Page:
Hey folks! Welcome to another installment of our Five Question interviews with IMB-type people. I’m sorry for the extended delay, but I’ve been busy making people angry and burning my bridges and generally making a nuisance of myself. Thankfully, I’ve gotten a partial lobotomy and have turned over a new leaf long enough to lure in another unsuspecting interview subject.
Our guest today is Edneena Goitenflasshen. Mrs. Goitenflasshen has been with the IMB for many years, working in both rural and urban areas. She and her husband, Junger, have raised children and dogs on the field, all of which were messy. We caught up with Edneena as she was maxing out her credit card on Dallas Cowboys caps and jackets.
As usual, the intro is largely blather designed to hook you, the reader, into the conversation, while the people, questions, and answers are completely real.
1. You’ve recently stumbled into a rather distressing personal situation, one that requires you to step back from the field for an indefinite length of time. For some of us in the IMB, a fairly large portion of our identities are wrapped up in our missionary life; how do you get through this temporary loss of your role?
Perhaps the biggest challenge that comes with an unexpected situation like an illness is the indefinite nature of everything. Plans that have been in place for months get completely interrupted, and you’re really not sure how long the “interruption” is going to continue. Personally, my bigger struggle was not in any loss – temporary or otherwise – of identity as a missionary. Instead, it was difficult to have to cancel events that I had already invested in – in terms of planning, preparation, and just pure anticipatory joy. I also felt a heavy responsibility to take full advantage of all God was teaching throughout this period and to communicate those experiences to others as he led me.
2. As you and your family have dealt with all of this, what is the most surprising response that you’ve gotten from your IMB friends and family?
I have been absolutely floored at the incredible outpouring of love and support from our IMB family. I understand the need to emphasize “the company” these days, but I have felt very reminded that we’re more than just fellow employees. We as IMB missionaries really are a part of a true community – people with all kinds of backgrounds and personalities who have been called by God to live cross-culturally and be lights in many dark places in the world. I believe that is an incredible privilege, and I’ve been humbled at how many have prayed for me and my family.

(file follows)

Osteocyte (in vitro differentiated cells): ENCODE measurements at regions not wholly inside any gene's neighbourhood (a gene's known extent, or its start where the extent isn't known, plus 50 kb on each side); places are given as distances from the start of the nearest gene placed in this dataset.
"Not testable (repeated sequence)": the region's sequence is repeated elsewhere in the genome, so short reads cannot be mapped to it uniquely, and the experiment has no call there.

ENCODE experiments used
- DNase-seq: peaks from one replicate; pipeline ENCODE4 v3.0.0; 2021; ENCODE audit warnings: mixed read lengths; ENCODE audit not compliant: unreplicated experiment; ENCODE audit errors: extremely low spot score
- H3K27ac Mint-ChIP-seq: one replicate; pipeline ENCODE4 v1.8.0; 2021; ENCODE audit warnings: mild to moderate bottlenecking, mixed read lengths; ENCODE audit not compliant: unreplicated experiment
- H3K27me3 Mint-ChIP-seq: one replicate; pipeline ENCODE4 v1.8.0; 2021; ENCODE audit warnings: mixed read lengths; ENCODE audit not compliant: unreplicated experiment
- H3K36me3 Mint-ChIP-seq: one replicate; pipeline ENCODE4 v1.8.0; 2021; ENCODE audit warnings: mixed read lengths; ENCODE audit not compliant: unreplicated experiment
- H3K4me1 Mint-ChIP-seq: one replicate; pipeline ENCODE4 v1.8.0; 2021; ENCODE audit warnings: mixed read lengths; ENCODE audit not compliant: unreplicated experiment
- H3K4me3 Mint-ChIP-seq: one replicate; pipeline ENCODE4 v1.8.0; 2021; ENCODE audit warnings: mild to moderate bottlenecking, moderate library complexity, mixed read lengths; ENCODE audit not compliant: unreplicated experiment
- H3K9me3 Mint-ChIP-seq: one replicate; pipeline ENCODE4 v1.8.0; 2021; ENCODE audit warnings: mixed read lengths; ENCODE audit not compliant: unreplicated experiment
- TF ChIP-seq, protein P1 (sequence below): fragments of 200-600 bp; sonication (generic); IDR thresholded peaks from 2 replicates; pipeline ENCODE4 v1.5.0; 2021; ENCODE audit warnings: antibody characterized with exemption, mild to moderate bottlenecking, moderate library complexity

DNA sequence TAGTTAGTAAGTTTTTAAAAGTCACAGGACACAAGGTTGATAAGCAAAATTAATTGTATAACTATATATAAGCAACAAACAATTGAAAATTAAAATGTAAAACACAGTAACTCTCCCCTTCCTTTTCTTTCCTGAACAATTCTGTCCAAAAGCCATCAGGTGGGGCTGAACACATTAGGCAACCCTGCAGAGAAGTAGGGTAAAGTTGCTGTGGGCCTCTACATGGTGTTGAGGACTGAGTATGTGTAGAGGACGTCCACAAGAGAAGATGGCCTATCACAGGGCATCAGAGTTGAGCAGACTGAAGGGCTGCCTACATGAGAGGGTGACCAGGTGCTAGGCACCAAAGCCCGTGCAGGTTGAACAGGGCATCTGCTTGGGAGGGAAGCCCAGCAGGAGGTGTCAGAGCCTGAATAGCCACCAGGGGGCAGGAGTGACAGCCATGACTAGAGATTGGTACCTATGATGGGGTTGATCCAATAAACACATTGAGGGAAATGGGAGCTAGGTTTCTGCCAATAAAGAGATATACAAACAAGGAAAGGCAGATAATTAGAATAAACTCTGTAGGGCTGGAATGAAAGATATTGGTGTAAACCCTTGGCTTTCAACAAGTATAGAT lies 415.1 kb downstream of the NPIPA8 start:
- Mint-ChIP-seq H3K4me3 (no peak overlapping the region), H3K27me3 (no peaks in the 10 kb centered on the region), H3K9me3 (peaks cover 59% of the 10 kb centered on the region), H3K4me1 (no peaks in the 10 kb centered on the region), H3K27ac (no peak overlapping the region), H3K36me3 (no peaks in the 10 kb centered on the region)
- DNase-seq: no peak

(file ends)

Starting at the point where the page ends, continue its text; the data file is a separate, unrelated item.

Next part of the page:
3. You arrived on the field with small children, and now your kids have left home. How did your role and identity as a missionary change as your nest got emptier?
A very wise “old” missionary (she was probably the age I am right now!) gave me very good counsel during my first term on the field. She said that there are seasons of ministry as missionary women. Instead of wishing you were constantly in a different season, we should embrace the season we’re in and do everything in each season to proclaim the Gospel according to the ways God leads us. As our kids left home, it always felt like a part of us was being ripped apart, and things could never be the same. And things weren’t the same. But that didn’t make them worse. As MK’s become adults, there are new challenges to being their parents from afar. It continues to be one of my biggest blessings to be a Mom, but the fact that my responsibilities at home have greatly lessened (I no longer have to constantly wash basketball uniforms and other incredibly sweaty, smelly attire!) frees me up for all kinds of other ministries.